Sunday, June 22, 2008

An Open Letter To Wildstorm Comics

[Warning: This post contains spoilers of the Lost Boys: Reign of Frogs comic]

Dear Wildstorm,

I saw The Lost Boys as a teenager, and, like most people my age, I thought it was awesome. Even after the seeing Near Dark (which, let's face it, was a better film) and watching the "cool vampire" thing get out of control in the 90's (culminating in goth's bastard step-child, the Vampire: The Masquerade Role-Playing Game), The Lost Boys still has a special place in my heart.

When I first heard that they were making a Lost Boys sequel (Lost Boys: The Tribe), I'll admit I was a little excited. That is, until I actually learned a bit about the movie: straight to video; The Coreys and that guy who played the other Frog brother returning; Keifer Sutherland's little brother as the head vampire (which is kind of like casting Joey Travolta as Jules Winstead's new partner in crime). I'll still watch the movie, but I know from the start not to expect much.

When I saw the Wildstorm prequel comic, I also didn't expect much. Wildstorm's specialty is flashy, variant-cover comics about anatomically improbable women, and there's nothing wrong with that. Sure, you occasionally give us something like The Authority, or America's Best Comics, but those are the exception, not the rule. And since neither Warren Ellis nor Alan Moore were signed on for the Lost Boys book, I expected at best barely readable fluff.

I wasn't expecting you to take a huge shit on the original movie.

We'll start with David's return. Even if we're willing to accept that nobody noticed his corpse just disappearing (remember, Lost Boys vamps don't "dust" like the ones on Buffy), and we're willing to accept your premise that Max wasn't really the head vamp, there's still a problem (or more accurately, three). If the head vampire wasn't Max, then Michael, Star, and Laddie would still be vampires, which was clearly not the case at the end of the movie.

You know what, since there wasn't a lot of denouement (do Wildstorm writers even know what that means?) to the movie, I'm willing to go along with you and pretend that Michael and friends only appeared to be cured, discovered otherwise, and left town without telling Sam and the Frog Brothers that they were still bloodsuckers. I have no idea why they'd do this, but I'll play along.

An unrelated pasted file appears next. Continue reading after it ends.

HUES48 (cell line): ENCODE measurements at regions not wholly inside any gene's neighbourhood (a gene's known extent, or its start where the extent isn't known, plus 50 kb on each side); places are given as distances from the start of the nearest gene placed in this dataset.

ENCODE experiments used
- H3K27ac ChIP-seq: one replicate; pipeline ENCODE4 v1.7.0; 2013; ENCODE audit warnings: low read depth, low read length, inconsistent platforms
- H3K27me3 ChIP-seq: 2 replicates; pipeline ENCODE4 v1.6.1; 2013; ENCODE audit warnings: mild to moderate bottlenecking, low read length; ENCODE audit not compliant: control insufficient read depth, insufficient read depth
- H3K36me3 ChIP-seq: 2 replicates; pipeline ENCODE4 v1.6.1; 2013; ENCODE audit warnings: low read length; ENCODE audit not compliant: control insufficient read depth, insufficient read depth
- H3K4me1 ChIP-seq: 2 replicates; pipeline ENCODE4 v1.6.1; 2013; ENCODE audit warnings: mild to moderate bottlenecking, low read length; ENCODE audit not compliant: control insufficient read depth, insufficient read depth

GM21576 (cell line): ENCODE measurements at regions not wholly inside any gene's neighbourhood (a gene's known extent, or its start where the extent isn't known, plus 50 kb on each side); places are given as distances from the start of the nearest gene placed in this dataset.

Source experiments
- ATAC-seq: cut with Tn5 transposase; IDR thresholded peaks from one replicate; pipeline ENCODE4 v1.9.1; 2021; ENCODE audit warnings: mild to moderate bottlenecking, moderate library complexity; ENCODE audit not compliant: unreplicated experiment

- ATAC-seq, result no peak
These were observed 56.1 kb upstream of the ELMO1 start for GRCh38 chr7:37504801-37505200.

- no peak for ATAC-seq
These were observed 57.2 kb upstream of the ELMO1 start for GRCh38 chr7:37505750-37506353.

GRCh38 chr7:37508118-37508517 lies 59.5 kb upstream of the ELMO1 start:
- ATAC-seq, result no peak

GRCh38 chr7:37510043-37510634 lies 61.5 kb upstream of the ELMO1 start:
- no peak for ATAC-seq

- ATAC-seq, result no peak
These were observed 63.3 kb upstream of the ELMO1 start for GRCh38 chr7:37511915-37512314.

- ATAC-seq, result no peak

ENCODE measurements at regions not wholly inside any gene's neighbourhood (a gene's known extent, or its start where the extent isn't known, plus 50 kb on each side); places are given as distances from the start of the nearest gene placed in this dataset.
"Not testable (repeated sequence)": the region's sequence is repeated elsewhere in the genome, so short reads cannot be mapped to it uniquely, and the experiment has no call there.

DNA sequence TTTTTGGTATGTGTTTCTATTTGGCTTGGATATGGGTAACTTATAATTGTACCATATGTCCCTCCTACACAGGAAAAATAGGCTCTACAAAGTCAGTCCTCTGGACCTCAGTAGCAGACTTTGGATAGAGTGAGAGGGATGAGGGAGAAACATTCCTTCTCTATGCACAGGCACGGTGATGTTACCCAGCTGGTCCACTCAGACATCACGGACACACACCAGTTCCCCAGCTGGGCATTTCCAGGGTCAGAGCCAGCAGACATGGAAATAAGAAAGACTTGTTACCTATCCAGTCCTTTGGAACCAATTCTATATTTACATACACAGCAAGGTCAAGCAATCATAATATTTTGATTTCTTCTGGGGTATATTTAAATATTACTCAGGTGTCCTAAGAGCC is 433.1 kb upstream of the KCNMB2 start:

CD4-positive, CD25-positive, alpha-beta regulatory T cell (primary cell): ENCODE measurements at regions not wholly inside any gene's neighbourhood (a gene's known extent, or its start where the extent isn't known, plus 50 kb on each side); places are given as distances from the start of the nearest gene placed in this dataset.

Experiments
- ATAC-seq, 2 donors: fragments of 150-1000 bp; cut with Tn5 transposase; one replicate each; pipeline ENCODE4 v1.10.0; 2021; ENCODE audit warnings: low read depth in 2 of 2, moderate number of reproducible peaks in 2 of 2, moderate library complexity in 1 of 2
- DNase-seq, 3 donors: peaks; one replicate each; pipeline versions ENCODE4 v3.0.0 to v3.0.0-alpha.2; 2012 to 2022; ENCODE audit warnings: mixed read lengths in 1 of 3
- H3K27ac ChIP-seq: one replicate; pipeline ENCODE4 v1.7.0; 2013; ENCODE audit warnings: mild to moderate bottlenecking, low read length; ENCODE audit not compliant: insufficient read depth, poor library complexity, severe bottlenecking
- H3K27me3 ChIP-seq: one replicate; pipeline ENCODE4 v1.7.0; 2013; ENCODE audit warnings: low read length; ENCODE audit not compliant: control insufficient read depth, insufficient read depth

I'm not giving you Grandpa, though. According the final page of issue #2, Gramps is the head vampire. I'm sorry, but that's bullshit. I could cite the fact that we saw grandpa out in broad daylight at several points in the movie, but then you could claim that he's extra powerful and can stand daylight or something. But that's not the problem. The problem is that making Grandpa a vampire goes against the nature of the character.

Perhaps I should explain that last sentence. You see, to most writers (regardless of whether they're writing books, comics, or movie scripts), a good character has more depth than "a hot ninja chick with humongous tits." If a character is well thought out and presented well (through writing, art, and/or acting), the audience can guess a lot of things about him that aren't made explicit. In the case of Grandpa, for instance, it was very obvious from the script and Barnard Hughes's wonderful portrayal that he WAS NOT A FUCKING VAMPIRE.

I can't say whether or not I'll buy the final two installments of the mini-series, but at the very least I'll make sure to find out how they end. There is a chance, however remote, that your writers have come up with something truly brilliant that I'm just not getting. It's happened before (I almost gave up on The Invisibles after a few issues). If this is one of those cases I will take back everything I've said.

Of course, that's probably not going to happen, which means that I'll be skittish about purchasing future Wildstorm comics based on licensed properties. In the future, I urge you to pay a bit more respect to the spirit of others' creations, especially creations that are as beloved by so many as The Lost Boys. Doing so will allow your company to build upon the "not always utter shit" reputation that Ellis and Moore have helped you begin to establish.

Yours truly,
Steve Johnson
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